Hope alive! (1st week of Advent)
“Rejoice in hope, endure in affliction, persevere in prayer.” (Romans 12:12)
Hope is the engine that moves us towards the future. Hope is the canvas born of the artist’s reverie. Hope is the promise of “something more”. But what is it that you hope for? This is an ever pervasive question floating through existence like a cloud in the sky. Unassuming, sometimes fleeting, and other times unmistakable in its power and might.
Perhaps it is a grace that in the deeper, darker, colder months of winter, our faith invites us to reflect on the meaning of hope. Advent is the time of expectation, a period of waiting for something more. In my own experience of infertility, I often found more comfort in the tension of Advent in all its poignant longing, and more relatable scriptures of anticipation and supplication, than the culminating joy of Christmas itself. There is something profound in contemplating the present moment: that we are journeying towards the prize of greatest price. Each moment, each passing hurdle, moves us closer to that promise, that assurance that this life is a preparation for heaven. To this purpose above all else, we should attach our greatest pleasure and attention.
But let’s be honest: it is so hard! The path of infertility is really, truly, a painstaking experience. At every turn there is uncertainty, pain, imperfect longing, and unsettled grief. How do we find joy in the midst of this “winter”? How do we sort through the emotions of what is distorted, what is real, and what is possible?
These questions, spoken in honest reflection, point us towards providence’s wings. “Rejoice in hope, endure in affliction, persevere in prayer.” (Romans 12:12) This is where hope springs forth with unexpected delight. In this moment, this holy yet imperfect moment, our future calling brings meaning to our present toil. The earth shall pass away but Jesus’ words will never fade (Luke 21:33) and his words are spirit and life (John 6:63). If we live this day and every day as if it were God’s will for us, we will discover joy. We have nothing to fear because God has blessed our emptiness with the fullness of his spiritual longing. Where there is tension and longing, there is always possibility hidden beneath the surface! To endure in affliction means to silence the voices of despair with the love, faith and courage of a woman of hope. What is faith if it is not rooted in some promise of hope? What is love if it does not endure with a spirit of hope? Wherever hope resides, life is there! Wherever there is life there is something to hope for.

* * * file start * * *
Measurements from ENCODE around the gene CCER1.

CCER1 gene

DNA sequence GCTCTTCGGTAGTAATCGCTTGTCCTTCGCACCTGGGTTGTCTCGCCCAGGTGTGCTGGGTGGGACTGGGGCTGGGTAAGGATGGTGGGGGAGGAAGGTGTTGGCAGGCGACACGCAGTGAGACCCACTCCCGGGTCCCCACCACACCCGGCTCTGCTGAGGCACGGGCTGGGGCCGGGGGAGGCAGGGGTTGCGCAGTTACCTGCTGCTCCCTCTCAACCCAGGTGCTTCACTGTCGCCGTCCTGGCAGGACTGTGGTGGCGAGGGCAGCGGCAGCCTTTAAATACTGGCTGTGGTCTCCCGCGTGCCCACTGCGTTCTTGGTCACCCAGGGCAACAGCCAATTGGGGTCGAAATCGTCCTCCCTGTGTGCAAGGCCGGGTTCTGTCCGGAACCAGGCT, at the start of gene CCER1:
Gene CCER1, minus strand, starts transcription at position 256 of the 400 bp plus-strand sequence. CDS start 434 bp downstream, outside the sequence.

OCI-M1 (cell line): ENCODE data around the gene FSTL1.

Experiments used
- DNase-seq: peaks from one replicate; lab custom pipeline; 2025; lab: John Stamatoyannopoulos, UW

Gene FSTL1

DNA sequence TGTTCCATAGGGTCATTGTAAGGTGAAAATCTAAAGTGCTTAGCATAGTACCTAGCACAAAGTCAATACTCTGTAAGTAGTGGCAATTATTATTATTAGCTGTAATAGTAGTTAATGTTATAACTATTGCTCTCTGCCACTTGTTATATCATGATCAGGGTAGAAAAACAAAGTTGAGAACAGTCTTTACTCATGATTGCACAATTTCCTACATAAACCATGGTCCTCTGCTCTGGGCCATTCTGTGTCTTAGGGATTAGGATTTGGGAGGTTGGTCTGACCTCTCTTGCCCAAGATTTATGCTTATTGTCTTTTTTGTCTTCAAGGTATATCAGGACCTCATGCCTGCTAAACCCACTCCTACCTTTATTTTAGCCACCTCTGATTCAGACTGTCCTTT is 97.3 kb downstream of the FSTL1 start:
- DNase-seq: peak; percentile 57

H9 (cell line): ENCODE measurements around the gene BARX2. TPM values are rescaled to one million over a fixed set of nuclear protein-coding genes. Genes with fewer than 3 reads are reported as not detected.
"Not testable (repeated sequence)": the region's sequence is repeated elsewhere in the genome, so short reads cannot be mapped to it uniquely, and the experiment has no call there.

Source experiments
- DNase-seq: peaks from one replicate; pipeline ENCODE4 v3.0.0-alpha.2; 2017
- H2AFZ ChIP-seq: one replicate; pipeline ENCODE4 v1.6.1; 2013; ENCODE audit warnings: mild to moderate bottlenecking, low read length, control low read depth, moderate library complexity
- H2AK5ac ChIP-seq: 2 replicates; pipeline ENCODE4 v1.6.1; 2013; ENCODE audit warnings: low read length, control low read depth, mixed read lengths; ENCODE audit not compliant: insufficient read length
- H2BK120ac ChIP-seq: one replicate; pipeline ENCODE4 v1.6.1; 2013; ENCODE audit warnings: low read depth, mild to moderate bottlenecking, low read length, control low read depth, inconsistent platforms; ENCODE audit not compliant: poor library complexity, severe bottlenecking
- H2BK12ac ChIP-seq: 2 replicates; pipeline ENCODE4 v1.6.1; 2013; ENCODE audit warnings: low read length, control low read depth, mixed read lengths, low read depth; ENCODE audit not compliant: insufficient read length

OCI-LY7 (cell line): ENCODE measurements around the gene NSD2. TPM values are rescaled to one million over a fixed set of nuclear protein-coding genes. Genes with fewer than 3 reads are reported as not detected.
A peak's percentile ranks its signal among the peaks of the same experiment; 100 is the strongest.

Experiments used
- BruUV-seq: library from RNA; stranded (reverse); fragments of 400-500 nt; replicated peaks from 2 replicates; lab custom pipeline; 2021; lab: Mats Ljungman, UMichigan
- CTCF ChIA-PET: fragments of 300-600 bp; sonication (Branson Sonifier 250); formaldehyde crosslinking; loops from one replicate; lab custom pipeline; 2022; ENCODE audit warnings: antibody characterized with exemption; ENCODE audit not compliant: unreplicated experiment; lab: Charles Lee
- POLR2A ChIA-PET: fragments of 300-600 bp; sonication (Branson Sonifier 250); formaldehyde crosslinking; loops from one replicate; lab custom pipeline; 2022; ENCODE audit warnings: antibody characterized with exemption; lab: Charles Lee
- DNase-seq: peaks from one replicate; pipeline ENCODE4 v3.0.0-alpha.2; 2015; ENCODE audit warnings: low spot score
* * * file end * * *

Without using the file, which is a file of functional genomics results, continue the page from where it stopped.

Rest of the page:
For you, child of God, heavily burdened and weary, are not a burden to God. You and all you are is an expression of His love. That as you live, you mark creation with your unique and beautiful soul, and as you embrace the unknown mystery of this existence, God meets you and blesses you in ways you could hardly imagine. If you are reading this and wondering what that hope or joy may be, let me point you towards the life of St. Josephine Bakhita, a young Sudanese girl who was denigrated into slavery but sustained hope through her faith. She endured her hardship with greater hope and perseverance because she knew of Jesus’ love: “I am definitively loved and whatever happens to me—I am awaited by this Love. And so my life is good.” (Spe Salvi, Pope Benedict XVI, chapter 1, paragraph 3)
Where there is hope, there is life, an opportunity for something greater, a deeper connection with our creator, and an honest disposition toward the future which we can be free to embrace knowing we are never far from the arms of Christ.
This first week of Advent, we invite you to reflect on the meaning of hope. Grab a warm beverage, your journal, and spend some time in prayer reflecting on these questions.
“Rejoice in hope, endure in affliction, persevere in prayer.” (Romans 12:12) What does this verse tell us about hope?
Reflect on your own experience with hope from the past and present. Has your hope changed or evolved?
What does hope mean to you?
Complete the following. "At the end of my life, I hope...."